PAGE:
Bass, Berry & Sims attorney Chris Lazarini outlines the case in which the court affirmed the dismissal of a derivative lawsuit against JP Morgan applying the abuse of discretion standard of review, but discussing the merits of using the more rigorous de novo review standard. Chris provided the analysis for Securities Litigation Commentator (SLC). The full text of the analysis is below and used with permission from the publication. If you would like to receive additional content from the SLC, please visit the SLC website to sign up for the newsletter.
Espinoza vs. J.P. Morgan Chase & Co. & Dimon, No. 14-1754 (2nd Cir., 6/16/15)
*Delaware law affords directors substantial leeway in conducting an investigation and courts routinely reject derivative lawsuits challenging the form of the investigation.
**A split of authority exists regarding whether dismissals of derivative actions must be reviewed using the abuse of discretion standard or the more rigorous de novo standard.
This case arises out of the London Whale trading debacle, in which JPMorgan suffered over $6 billion in losses on risky derivative investments. When the firm revealed its losses in May 2012, it disclosed that it had modified its risk model, allegedly to hide the fact that the derivatives trading had doubled the firm’s risk. In one month, CEO Jamie Dimon went from characterizing the mounting publicity over the losses as “‘a complete tempest in a teapot'” to admitting that the investments had been “‘flawed, complex, poorly reviewed, poorly executed, and poorly monitored.'” Numerous suits and congressional and regulatory investigations followed.
Plaintiff, a JP Morgan shareholder, sent a letter to the firm’s Board demanding an investigation into the trading and the dissemination of false and misleading information about the scandal. Plaintiff also demanded that the Board sue persons responsible for the losses. In response, the Board formed a Review Committee to oversee the firm’s internal investigation which resulted in, among other remedial measures, improved risk controls, termination or reassignment of certain individuals, reduced salaries for others, and claw backs of some bonuses. The Board rejected, however, Plaintiff’s demand that the Board sue responsible persons, explaining that, in its judgment, further litigation was not in the company’s best interests.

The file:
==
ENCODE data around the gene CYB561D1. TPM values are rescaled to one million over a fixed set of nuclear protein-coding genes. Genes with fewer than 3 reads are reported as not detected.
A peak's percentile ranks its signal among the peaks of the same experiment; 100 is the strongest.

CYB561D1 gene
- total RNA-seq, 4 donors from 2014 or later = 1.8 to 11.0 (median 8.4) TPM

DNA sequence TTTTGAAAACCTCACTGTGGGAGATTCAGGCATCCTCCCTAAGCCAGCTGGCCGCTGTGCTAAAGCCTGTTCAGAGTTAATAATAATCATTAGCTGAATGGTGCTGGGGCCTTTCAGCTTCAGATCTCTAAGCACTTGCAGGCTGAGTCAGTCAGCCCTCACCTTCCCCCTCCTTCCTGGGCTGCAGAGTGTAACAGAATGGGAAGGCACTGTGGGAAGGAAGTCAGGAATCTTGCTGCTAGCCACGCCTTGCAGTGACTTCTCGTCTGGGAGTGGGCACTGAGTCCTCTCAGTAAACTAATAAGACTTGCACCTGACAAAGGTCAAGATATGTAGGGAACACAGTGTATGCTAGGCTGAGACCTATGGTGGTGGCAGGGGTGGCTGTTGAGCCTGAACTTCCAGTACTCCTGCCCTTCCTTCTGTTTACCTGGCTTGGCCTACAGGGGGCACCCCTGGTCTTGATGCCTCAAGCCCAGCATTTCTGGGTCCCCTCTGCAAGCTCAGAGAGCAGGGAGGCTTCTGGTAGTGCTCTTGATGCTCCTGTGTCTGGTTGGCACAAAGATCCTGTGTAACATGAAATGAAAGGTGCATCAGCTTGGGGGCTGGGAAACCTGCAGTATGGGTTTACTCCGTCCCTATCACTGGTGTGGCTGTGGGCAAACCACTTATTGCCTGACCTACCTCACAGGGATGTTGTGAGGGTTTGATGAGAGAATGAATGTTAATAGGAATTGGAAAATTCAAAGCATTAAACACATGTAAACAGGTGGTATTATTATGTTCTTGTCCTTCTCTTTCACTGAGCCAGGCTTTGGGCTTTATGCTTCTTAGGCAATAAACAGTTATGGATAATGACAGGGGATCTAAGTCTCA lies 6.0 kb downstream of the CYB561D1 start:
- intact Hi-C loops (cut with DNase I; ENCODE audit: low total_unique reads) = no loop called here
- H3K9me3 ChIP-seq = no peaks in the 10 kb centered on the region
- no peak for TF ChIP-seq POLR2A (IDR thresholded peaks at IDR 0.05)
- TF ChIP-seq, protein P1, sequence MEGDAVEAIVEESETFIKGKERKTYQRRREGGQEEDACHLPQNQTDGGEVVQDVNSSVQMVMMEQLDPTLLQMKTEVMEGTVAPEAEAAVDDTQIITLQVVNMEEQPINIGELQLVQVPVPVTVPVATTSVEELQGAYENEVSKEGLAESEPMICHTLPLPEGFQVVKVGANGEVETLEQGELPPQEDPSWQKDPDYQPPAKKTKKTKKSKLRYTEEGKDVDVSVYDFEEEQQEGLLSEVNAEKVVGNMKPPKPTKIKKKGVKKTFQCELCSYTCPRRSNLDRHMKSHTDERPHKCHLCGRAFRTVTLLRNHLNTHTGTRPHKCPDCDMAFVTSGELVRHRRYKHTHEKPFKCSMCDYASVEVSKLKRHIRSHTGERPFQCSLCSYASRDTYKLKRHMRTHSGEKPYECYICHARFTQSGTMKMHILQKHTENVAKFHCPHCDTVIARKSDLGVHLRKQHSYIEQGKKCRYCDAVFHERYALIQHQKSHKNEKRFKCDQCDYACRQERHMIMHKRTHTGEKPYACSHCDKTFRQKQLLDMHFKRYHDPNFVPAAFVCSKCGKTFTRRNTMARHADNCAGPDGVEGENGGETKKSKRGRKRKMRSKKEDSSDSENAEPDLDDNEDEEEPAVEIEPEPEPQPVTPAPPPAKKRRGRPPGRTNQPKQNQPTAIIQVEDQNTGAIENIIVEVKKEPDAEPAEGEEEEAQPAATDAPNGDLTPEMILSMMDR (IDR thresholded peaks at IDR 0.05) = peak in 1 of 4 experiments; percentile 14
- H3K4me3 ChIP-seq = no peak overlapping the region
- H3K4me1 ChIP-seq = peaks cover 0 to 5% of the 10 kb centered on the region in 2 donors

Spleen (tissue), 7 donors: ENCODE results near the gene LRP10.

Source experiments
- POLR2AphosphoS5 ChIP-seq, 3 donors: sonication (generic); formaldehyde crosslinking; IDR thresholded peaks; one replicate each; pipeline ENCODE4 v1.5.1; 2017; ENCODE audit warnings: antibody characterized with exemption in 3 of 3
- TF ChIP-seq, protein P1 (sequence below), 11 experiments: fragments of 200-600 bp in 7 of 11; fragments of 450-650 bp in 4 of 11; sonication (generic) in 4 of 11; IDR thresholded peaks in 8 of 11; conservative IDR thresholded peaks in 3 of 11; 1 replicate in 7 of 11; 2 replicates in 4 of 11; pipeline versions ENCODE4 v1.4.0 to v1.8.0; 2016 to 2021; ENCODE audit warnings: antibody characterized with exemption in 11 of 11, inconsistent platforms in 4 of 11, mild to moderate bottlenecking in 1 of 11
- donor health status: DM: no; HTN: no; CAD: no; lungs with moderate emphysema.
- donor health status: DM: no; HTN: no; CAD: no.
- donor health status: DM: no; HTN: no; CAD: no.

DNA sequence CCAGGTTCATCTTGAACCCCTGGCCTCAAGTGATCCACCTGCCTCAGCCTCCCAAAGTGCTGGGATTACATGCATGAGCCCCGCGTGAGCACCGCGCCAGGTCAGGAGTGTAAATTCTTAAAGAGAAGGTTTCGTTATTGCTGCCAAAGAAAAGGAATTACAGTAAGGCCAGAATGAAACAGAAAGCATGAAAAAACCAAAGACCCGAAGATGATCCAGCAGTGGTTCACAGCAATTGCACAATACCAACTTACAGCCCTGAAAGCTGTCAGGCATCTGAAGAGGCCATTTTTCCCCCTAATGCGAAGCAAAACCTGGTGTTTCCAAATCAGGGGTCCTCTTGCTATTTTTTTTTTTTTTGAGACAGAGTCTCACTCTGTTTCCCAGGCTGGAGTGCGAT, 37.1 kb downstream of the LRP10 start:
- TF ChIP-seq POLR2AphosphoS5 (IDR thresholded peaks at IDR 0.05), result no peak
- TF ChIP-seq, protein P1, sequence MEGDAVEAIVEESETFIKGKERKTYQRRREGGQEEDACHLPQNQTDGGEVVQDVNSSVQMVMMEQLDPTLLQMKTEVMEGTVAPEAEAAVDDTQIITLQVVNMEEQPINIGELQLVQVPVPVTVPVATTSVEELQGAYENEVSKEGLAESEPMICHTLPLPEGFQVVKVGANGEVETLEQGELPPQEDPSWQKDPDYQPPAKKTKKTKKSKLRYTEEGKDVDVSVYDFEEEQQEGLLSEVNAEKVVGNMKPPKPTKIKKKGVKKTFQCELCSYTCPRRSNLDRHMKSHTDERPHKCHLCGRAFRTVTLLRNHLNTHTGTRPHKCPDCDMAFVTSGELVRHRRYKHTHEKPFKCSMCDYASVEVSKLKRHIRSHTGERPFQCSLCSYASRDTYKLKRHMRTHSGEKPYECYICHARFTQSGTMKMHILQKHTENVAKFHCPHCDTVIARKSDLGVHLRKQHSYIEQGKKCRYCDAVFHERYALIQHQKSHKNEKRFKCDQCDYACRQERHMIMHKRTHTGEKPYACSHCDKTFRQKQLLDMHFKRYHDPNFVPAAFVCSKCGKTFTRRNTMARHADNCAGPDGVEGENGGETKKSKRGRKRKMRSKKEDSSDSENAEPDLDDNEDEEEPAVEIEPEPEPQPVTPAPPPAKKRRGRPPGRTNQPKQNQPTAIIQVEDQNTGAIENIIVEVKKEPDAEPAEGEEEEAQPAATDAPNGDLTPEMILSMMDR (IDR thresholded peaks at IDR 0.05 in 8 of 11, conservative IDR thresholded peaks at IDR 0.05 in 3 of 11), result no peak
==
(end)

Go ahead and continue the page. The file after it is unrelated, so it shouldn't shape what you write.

Dissatisfied, Plaintiff filed this derivative action. Applying Delaware’s business judgment rule, the district court found that the complaint failed to set forth facts showing that the Board “wrongfully refused” the demand for action and dismissed the complaint. On appeal, Plaintiff challenged the district court’s deference to the Board. While Plaintiff conceded that the Board adequately investigated the losses, he argued that, if the Board did not investigate the misleading statements minimizing the losses, there was no exercise of “judgment” on that issue that could be presumed reasonable.
The Court affirms, but uses this case to voice its displeasure with the applicable standard of review. Ordinarily, dismissals are subject to a de novo review. In several Circuits, however, including the Second, precedent requires that appellate courts use the less stringent abuse of discretion standard when reviewing dismissals of derivative actions. The Court notes that applying the abuse of discretion standard has been questioned by numerous courts and that the First and Seventh Circuits, and Delaware, have discarded the abuse of discretion standard in recent years.
The Court explains the rationale for applying the more rigorous de novo review standard to derivative actions. First, district courts have no institutional advantage over appellate courts in reviewing the legal sufficiency of pleadings. Second, abuse of discretion review is illogical because questions of law in other circumstances are ordinarily subject to a de novo review. Finally, abuse of discretion review leads to potentially divergent results as appellate courts may be compelled by the standard to affirm differing district court decisions involving similar fact patterns thus creating confusion in an area where clear guidance on management practices is needed. Notwithstanding its view, the Court recognizes the review limitations placed on it by precedent and follows the existing standard.